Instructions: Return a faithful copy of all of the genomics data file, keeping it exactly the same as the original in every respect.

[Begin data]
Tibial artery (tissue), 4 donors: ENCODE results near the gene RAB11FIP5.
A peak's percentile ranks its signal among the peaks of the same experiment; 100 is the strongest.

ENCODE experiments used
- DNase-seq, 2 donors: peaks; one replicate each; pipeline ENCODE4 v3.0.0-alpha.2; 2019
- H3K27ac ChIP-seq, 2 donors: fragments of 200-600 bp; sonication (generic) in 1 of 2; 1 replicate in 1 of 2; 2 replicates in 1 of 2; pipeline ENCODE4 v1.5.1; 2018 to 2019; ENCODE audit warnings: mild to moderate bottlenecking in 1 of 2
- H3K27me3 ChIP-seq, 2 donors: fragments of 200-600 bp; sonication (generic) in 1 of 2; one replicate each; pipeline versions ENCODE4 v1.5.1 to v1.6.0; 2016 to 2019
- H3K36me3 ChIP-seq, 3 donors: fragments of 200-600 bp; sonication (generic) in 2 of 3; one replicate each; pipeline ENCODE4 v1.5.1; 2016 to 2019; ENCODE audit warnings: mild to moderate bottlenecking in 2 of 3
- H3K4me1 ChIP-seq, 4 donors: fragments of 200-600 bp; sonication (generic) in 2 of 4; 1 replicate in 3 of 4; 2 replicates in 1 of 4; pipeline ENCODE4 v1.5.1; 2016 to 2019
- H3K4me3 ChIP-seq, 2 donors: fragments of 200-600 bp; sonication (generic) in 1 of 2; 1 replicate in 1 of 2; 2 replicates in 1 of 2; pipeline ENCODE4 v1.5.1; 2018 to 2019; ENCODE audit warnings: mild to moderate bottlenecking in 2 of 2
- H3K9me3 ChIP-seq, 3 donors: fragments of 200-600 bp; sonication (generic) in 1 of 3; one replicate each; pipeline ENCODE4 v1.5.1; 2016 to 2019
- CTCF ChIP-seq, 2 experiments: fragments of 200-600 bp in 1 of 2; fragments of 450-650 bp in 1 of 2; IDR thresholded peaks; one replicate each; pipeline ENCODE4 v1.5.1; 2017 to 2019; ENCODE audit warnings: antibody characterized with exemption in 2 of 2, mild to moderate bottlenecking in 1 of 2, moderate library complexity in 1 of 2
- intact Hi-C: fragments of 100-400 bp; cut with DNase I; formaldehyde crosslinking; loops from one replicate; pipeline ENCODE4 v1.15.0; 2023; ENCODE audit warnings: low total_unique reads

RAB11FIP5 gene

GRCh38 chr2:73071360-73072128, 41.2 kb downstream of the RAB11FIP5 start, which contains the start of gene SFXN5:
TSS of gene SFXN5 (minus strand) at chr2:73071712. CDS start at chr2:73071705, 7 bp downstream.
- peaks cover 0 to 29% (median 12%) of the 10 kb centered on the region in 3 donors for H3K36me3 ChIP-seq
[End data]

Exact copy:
Tibial artery (tissue), 4 donors: ENCODE results near the gene RAB11FIP5.
A peak's percentile ranks its signal among the peaks of the same experiment; 100 is the strongest.

ENCODE experiments used
- DNase-seq, 2 donors: peaks; one replicate each; pipeline ENCODE4 v3.0.0-alpha.2; 2019
- H3K27ac ChIP-seq, 2 donors: fragments of 200-600 bp; sonication (generic) in 1 of 2; 1 replicate in 1 of 2; 2 replicates in 1 of 2; pipeline ENCODE4 v1.5.1; 2018 to 2019; ENCODE audit warnings: mild to moderate bottlenecking in 1 of 2
- H3K27me3 ChIP-seq, 2 donors: fragments of 200-600 bp; sonication (generic) in 1 of 2; one replicate each; pipeline versions ENCODE4 v1.5.1 to v1.6.0; 2016 to 2019
- H3K36me3 ChIP-seq, 3 donors: fragments of 200-600 bp; sonication (generic) in 2 of 3; one replicate each; pipeline ENCODE4 v1.5.1; 2016 to 2019; ENCODE audit warnings: mild to moderate bottlenecking in 2 of 3
- H3K4me1 ChIP-seq, 4 donors: fragments of 200-600 bp; sonication (generic) in 2 of 4; 1 replicate in 3 of 4; 2 replicates in 1 of 4; pipeline ENCODE4 v1.5.1; 2016 to 2019
- H3K4me3 ChIP-seq, 2 donors: fragments of 200-600 bp; sonication (generic) in 1 of 2; 1 replicate in 1 of 2; 2 replicates in 1 of 2; pipeline ENCODE4 v1.5.1; 2018 to 2019; ENCODE audit warnings: mild to moderate bottlenecking in 2 of 2
- H3K9me3 ChIP-seq, 3 donors: fragments of 200-600 bp; sonication (generic) in 1 of 3; one replicate each; pipeline ENCODE4 v1.5.1; 2016 to 2019
- CTCF ChIP-seq, 2 experiments: fragments of 200-600 bp in 1 of 2; fragments of 450-650 bp in 1 of 2; IDR thresholded peaks; one replicate each; pipeline ENCODE4 v1.5.1; 2017 to 2019; ENCODE audit warnings: antibody characterized with exemption in 2 of 2, mild to moderate bottlenecking in 1 of 2, moderate library complexity in 1 of 2
- intact Hi-C: fragments of 100-400 bp; cut with DNase I; formaldehyde crosslinking; loops from one replicate; pipeline ENCODE4 v1.15.0; 2023; ENCODE audit warnings: low total_unique reads

RAB11FIP5 gene

GRCh38 chr2:73071360-73072128, 41.2 kb downstream of the RAB11FIP5 start, which contains the start of gene SFXN5:
TSS of gene SFXN5 (minus strand) at chr2:73071712. CDS start at chr2:73071705, 7 bp downstream.
- peaks cover 0 to 29% (median 12%) of the 10 kb centered on the region in 3 donors for H3K36me3 ChIP-seq